It’s not just hard to pilot, it’s the actual definition of hard : even after around 330 games, it comes with almost no “auto-pilot” phases. That’s why it stays T1.5 for medium+ players like me. Still, it’s my weapon of choice.
Any won % there is the result of a great struggle because of its frankenstein-like structure, that somehow lives. I love it a lot, it’s the perfect deck for a pilot that tries to be creative !
So on the basis of your article, a friend recorded a couple of games for me as part of the sparring league and I just watched them back with the benefit of hindsight/seeing open hands, of course. I hadn’t realised how close to death against PE I came - and how many times I clicked for a credit rather than drawing up to 5 when my opponent had 2 neurals in hand, and with Philotic Entanglement an obvious possible agenda.
Was very helpful to see that, and i’ll definitely do it again.
It gives one great agency to look back at your game and go, ‘that was the wrong choice there - my decision making was flawed because of X.’
First, you learn from the mistake and adjust your thought process. Second, you can see where your loss was in your own control, and it’s something you can improve.
I love that in this game (at least for me) there is always a play or path of plays that could have been better. I have yet to see a case where an opponent won because I had no way to beat them. Maybe the game reached that state at some point (the win point mentioned in the article) but before that point I had an opportunity to win had I just made better choices.
Thanks @kevintame for the great article!
About logging games: I used netrunnerlog.com and it was awesome but now it seems to have disappeared. Do anyone know if there’s anything else like that?
Great article, Kevin, and great content. You have given a great deal to the community in the last year. Thanks!
Do you think it’s strictly tied to tier or more a function of reactive “nerf my opponent” vs. linear?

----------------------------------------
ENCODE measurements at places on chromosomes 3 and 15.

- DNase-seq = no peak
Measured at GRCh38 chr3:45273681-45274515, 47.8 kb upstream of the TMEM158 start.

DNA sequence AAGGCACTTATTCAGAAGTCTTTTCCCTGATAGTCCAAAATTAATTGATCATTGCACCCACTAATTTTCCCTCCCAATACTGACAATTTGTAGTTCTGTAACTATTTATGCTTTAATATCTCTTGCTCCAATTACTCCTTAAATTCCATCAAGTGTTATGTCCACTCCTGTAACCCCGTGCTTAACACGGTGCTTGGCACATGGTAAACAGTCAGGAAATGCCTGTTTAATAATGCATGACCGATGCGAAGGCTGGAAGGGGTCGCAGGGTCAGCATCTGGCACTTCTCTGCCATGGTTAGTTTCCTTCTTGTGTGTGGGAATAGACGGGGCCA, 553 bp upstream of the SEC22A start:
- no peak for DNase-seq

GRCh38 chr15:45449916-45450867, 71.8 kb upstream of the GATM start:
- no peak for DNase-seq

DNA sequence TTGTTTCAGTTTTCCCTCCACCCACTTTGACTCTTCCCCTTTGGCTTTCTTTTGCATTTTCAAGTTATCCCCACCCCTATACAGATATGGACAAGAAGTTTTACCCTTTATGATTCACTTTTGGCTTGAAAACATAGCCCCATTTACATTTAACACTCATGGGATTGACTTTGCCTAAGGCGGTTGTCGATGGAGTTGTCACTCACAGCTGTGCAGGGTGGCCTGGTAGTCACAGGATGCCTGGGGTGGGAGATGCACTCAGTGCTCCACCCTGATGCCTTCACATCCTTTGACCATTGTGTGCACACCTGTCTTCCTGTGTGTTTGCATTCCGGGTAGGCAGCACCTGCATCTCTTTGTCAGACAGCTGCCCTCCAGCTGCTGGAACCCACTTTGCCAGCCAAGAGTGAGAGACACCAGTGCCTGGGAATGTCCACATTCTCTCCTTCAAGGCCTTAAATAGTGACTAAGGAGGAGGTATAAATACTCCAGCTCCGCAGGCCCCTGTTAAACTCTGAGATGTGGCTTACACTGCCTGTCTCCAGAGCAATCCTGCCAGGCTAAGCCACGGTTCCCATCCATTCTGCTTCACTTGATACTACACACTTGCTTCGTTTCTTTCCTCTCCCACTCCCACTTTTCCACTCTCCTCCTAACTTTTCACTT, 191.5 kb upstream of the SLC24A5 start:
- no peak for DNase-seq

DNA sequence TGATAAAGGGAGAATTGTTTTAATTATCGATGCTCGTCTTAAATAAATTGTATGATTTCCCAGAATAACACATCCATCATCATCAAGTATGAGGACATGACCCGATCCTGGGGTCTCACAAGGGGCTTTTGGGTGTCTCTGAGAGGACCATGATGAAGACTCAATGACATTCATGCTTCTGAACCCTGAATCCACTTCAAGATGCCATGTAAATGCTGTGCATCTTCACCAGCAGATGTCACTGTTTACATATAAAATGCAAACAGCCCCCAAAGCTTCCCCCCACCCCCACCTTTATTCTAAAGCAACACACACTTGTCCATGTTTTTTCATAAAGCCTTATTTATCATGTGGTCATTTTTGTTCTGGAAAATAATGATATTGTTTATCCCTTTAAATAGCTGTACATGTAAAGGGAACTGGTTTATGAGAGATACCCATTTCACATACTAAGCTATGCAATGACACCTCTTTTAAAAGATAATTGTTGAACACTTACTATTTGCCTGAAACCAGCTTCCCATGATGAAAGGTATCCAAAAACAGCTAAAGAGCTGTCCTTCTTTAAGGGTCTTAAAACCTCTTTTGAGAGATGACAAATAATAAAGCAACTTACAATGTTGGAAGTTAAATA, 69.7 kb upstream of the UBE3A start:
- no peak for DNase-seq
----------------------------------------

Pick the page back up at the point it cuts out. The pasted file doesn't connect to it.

Pre-MWL I played a lot of Lock Hayley and learned a lot — the core of the deck is basically just a bunch of answers and ways to find them. Importantly, I rarely found myself in a game where I had no counterplay available. In fact I’d say tier 1 decks in general tend to have this characteristic.
I also played a lot of Smoke during this time, still somewhat reactive but just a hair short of tier 1 IMO. I played a ton of test games against rewiring and the main thing I learned was that just Clot + Clone Chip + 3 Sac Con wasn’t gonna cut it without the Hayley ability (and ultimately DaVinci) or better pressure (ala Comrades Val).
I’ll stop rambling now but the tl;dr is I think that the type of deck has more of an impact than what “tier” it’s considered.
I think it’s tied to tier, because cards in T1 decks sometimes win games alones.
The reasonning behind that is anytime you run a T1.5, you have to squeeze the deck to earn winjuice. If you don’t squeeze the deck, and your play, you lose and say “the deck is T2 at best” (this happens to me too).
If you want to learn, games shouldn’t be made easy.
Then, if you lose, you learn, and if you win, that’s because what you learnt served you well (or that’s because you learnt something live).
Essentially, you have to learn how to beat T1 with T1.5 stuff. Maybe with small w/r ratio, yes, but still, you’re learning.
The deck I play for that is there : Blitzkrieg Bop.
Before someone say “dumb dillution leading to nowhere”, Jinteki stats with it are “Games: 224 - Completed: 220 - Won: 121 (56%) - Lost: 94”. “Dumb dillution” serves a purpose there and is particullary studied. You cannot be anything else than creative with that deck, or you die.
I sometimes mull for a bad starting hand for a little added challenge.
Xanadu and Aghora are a nonbo.
Wait, why? Xanadu looks constant to me.
See the UFAQ on Aghora for the Reina ruling. Xanadu is phrased identically to Reina.